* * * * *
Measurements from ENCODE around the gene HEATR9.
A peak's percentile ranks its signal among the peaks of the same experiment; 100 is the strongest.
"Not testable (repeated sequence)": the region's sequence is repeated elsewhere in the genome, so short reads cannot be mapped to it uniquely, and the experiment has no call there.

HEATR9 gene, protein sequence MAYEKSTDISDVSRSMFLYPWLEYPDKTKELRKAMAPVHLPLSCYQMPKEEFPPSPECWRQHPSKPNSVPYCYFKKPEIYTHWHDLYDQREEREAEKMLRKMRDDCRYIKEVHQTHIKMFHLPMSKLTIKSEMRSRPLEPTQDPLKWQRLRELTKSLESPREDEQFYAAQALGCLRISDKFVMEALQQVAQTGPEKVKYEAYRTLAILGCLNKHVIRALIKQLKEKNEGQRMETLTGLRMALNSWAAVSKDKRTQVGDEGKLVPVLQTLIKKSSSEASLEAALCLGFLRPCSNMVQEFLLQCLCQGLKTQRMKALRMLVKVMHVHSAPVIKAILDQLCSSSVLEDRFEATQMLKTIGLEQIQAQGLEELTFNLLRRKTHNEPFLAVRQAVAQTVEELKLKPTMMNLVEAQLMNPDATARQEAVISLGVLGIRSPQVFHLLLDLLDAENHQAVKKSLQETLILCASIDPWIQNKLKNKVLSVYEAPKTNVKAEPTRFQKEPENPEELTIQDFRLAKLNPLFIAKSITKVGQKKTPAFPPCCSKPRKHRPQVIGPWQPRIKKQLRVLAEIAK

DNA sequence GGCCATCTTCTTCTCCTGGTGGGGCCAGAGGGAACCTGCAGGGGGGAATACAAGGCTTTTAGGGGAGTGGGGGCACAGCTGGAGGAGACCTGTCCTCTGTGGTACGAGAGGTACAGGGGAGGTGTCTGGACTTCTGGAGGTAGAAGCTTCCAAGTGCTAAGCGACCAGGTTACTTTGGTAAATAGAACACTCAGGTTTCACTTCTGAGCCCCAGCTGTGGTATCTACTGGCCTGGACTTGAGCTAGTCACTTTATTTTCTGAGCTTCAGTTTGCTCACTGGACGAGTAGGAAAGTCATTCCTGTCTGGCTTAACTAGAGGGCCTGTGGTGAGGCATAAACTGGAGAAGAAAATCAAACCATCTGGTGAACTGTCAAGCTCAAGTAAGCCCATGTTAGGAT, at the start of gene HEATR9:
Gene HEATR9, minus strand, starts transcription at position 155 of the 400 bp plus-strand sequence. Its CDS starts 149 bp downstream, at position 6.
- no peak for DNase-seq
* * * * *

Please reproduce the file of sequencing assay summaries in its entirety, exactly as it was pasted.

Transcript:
Measurements from ENCODE around the gene HEATR9.
A peak's percentile ranks its signal among the peaks of the same experiment; 100 is the strongest.
"Not testable (repeated sequence)": the region's sequence is repeated elsewhere in the genome, so short reads cannot be mapped to it uniquely, and the experiment has no call there.

HEATR9 gene, protein sequence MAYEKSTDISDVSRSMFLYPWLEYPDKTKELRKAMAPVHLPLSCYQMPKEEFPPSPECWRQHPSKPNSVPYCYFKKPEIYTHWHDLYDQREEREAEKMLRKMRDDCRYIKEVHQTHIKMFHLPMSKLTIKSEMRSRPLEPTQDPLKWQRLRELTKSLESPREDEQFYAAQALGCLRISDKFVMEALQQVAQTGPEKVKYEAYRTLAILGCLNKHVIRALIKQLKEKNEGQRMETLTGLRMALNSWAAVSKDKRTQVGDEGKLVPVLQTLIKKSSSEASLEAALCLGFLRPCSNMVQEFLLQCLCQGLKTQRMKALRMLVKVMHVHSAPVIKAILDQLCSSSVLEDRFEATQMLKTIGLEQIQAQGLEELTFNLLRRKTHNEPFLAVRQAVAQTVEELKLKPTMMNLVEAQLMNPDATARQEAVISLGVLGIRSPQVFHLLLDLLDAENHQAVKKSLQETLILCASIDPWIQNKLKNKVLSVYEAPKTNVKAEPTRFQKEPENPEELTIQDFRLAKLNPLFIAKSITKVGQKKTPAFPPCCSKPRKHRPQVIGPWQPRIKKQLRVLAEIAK

DNA sequence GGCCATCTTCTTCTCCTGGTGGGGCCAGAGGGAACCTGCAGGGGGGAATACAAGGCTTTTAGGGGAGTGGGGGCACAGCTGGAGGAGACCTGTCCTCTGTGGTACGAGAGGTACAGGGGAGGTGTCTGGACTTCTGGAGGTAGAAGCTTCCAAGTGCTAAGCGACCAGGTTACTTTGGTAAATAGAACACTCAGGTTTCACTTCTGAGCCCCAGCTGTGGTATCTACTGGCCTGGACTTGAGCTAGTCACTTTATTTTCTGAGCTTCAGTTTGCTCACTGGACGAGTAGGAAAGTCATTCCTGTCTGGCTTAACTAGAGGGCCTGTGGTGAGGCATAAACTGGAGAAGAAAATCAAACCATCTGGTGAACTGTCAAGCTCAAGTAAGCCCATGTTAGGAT, at the start of gene HEATR9:
Gene HEATR9, minus strand, starts transcription at position 155 of the 400 bp plus-strand sequence. Its CDS starts 149 bp downstream, at position 6.
- no peak for DNase-seq